Government seeks $15.9 million in unpaid bills

Despite debts piling up for healthcare patients, garbage collection fees and other public services for years, the Cayman Islands government has not been aggressive about collecting the millions it is owed.

In the more than six years since the Finance Ministry set a policy that it would not sue debtors to collect revenue owed, that policy has not been changed by successive administrations, according to government auditors.

Meanwhile, an August 2016 report by the Internal Audit Service found that in 21 percent of the cases it reviewed, initial demand letters seeking debt repayment were never issued by the government entity responsible – the Debt Recovery Unit.

When debt collection letters were issued, they stated the government could take legal action to force payment, even though the Ministry of Finance decided in April 2011 that it would no longer do so.

By last year, the Debt Recovery Unit was monitoring more than 1,800 accounts owed to government, according to the Internal Audit Service, with the largest three types of debts being overseas medical loans, garbage fees and travel [tourism] taxes. Those three areas account for $15.9 million in unpaid bills, about 90 percent of what the debt unit seeks to recover.

Overseas medical loans totaling $12.4 million represent the largest portion of the debts. They are often the most difficult to collect.

In 2014, then-Finance Minister Marco Archer sought Cabinet approval to write off more than $14 million from 662 debts that had accumulated. The proposal also sought to reinstate the policy of suing public debtors. When the August 2016 audit was completed, nearly $16 million was owed.

In practice, no one had been taken to court for nonpayment of debts since the 2011 directive, including for overdue hospital bills. In some instances, a lien was placed on debtors’ property by the Health Services Authority in an attempt to ensure repayment.

Medical loans

Internal auditors looked at a sample of loans for overseas medical expenses and found that in two-thirds of the cases examined, no security had been posted for the loan. Most of the loans were for significant amounts, including $436,329 between June and August 2007, a total of $166,370 between November 2008 and December 2010 and $101,753 in May 2013.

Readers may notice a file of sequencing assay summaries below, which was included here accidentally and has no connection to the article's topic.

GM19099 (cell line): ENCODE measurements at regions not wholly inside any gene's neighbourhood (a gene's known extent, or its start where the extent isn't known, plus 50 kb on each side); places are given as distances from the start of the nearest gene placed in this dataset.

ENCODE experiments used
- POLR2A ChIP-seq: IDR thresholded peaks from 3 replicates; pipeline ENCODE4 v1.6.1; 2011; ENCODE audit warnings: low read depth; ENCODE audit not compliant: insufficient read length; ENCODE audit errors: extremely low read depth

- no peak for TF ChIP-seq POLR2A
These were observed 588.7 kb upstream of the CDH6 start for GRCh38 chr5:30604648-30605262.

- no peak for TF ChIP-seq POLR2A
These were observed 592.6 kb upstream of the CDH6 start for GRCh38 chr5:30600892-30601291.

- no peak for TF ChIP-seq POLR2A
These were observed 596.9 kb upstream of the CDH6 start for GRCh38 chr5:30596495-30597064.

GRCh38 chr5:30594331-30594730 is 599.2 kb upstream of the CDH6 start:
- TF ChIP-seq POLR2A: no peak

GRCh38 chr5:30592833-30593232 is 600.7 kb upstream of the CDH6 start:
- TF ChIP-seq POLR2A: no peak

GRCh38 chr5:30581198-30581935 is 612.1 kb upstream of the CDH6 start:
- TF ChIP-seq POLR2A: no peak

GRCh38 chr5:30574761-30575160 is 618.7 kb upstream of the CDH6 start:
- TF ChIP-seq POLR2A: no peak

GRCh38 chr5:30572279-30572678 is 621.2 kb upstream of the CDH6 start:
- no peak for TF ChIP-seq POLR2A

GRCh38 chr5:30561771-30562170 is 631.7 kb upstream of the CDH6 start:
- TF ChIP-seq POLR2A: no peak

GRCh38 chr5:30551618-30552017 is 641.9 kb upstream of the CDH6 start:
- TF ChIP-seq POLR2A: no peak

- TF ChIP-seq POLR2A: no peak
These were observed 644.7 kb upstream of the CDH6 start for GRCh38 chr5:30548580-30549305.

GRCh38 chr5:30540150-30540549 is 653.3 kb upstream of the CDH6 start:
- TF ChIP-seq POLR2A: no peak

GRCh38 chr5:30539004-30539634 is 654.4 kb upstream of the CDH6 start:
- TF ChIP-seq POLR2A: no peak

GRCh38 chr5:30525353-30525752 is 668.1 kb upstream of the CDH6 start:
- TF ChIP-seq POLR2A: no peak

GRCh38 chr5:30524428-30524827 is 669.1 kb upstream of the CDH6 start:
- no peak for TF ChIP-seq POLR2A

“The Debt Recovery Unit manager stated that she could not provide an explanation or justification for the failure to obtain securities prior to her employment,” auditors noted.

The May 2013 loan was granted for urgent treatment overseas. “When loans are extended after treatment, as often occurs, the Debt Recovery Unit is not able to demand that a charge be registered,” it was explained.

“Given the nature of this particular loan scheme, individuals often enter into the repayment plans under stressful circumstances and frequently do not follow up on the commitments made,” the Debt Recovery Unit noted in its response to the audit. “It is difficult to get these individuals to comply with the terms of the repayment agreement after treatment is received.”

Since the audit, the Debt Recovery Unit noted it has amended its loan documents, allowing government to place a charge on an individual’s property before an overseas medical loan is granted.

Trash fees

The non-collection of fees for garbage collection has been a problem for Cayman’s government for more than a decade. A response to a recent query by the Cayman Compass revealed that $8.9 million in unpaid trash fees have been amassed – with most of that viewed as being uncollectible.

Of the current outstanding balance, about $6.1 million relates to garbage collection charges owed before July 2010 when the government agreed to exempt home owners from paying for trash collection, according to figures provided by the Ministry of Health. Trash fees are still collected from businesses and condominium complexes.

The remaining unpaid balance, just under $2.8 million, is owed between mid-2011 and this year. That means the government is not collecting more than $460,000, on average, in garbage fees owed each year – about 18 percent of the full amount it is typically due.

Department of Environmental Health officials sent out a warning notice on Aug. 1 urging businesses and condo strata to pay their outstanding fees or lose their operating licenses.

Support local journalism. Subscribe to the all-access pass for the Cayman Compass.

Subscribe now


  1. Seems to me that if you announce that as public policy you won’t sue people who don’t pay then there is not much incentive to do so.

    It is one thing not to pursue indigent people over medical bills. Another to give a free pass on garbage fees to businesses who can well afford to pay up.

  2. I think it is wrong for the Government to give free passes for garbage pick up . There can and should be set rates for small homes large homes and small business and large ones , with that charge to be payed quarterly. But when free for some people involved , that’s where this big money owed to Government begins .
    Because when people learn that some are not paying , then the next says I am not paying too and it just keeps going until the Government is owed millions of dollars in garbage fees .

    But these money’s owed to Government for these kind of things goes very deep in their heart to know what they have done to the people , why they think and try to give them so much free stuff . And I think that the bottom line is all about the votes why so much money is able to slide by .